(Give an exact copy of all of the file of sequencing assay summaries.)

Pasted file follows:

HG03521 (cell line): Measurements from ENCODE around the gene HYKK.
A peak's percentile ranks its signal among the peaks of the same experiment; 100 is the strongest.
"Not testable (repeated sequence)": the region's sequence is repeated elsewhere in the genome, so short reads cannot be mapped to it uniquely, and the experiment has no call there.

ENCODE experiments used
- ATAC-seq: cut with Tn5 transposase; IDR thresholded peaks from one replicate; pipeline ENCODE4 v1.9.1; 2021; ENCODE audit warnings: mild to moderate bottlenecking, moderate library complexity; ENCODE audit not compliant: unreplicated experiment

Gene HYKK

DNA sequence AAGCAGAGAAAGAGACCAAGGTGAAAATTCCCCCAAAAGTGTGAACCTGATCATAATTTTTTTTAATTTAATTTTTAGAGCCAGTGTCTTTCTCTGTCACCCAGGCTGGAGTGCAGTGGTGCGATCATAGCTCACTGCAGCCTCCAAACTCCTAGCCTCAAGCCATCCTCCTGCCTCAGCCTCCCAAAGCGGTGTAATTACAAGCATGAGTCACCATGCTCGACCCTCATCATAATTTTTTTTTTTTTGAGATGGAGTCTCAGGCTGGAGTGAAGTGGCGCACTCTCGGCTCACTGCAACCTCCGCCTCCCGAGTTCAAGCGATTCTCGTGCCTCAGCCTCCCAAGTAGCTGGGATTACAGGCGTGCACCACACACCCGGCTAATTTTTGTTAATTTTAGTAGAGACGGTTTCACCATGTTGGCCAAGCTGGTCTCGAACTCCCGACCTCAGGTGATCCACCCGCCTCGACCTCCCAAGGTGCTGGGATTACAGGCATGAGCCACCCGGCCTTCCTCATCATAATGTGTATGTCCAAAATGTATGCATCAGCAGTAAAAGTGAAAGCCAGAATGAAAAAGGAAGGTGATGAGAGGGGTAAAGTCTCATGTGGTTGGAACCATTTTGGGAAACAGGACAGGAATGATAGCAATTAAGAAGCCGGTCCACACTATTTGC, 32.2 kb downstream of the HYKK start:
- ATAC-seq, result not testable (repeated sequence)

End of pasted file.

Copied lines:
HG03521 (cell line): Measurements from ENCODE around the gene HYKK.
A peak's percentile ranks its signal among the peaks of the same experiment; 100 is the strongest.
"Not testable (repeated sequence)": the region's sequence is repeated elsewhere in the genome, so short reads cannot be mapped to it uniquely, and the experiment has no call there.

ENCODE experiments used
- ATAC-seq: cut with Tn5 transposase; IDR thresholded peaks from one replicate; pipeline ENCODE4 v1.9.1; 2021; ENCODE audit warnings: mild to moderate bottlenecking, moderate library complexity; ENCODE audit not compliant: unreplicated experiment

Gene HYKK

DNA sequence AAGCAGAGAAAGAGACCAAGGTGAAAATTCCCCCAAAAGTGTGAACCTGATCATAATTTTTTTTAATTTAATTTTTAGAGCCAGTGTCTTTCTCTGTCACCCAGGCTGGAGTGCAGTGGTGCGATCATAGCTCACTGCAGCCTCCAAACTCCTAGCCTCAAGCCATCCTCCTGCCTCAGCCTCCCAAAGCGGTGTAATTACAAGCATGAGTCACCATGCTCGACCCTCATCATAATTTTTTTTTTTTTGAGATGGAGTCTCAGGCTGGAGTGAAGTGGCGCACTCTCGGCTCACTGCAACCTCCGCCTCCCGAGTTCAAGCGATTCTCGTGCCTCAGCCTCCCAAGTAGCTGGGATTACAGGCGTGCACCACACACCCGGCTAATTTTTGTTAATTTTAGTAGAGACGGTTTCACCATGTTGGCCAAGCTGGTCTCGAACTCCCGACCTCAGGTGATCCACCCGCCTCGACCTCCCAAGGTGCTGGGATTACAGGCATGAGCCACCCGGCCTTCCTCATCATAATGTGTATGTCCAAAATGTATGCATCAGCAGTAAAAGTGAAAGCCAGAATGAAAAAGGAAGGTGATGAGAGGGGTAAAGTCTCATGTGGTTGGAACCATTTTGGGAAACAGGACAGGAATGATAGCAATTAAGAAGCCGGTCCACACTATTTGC, 32.2 kb downstream of the HYKK start:
- ATAC-seq, result not testable (repeated sequence)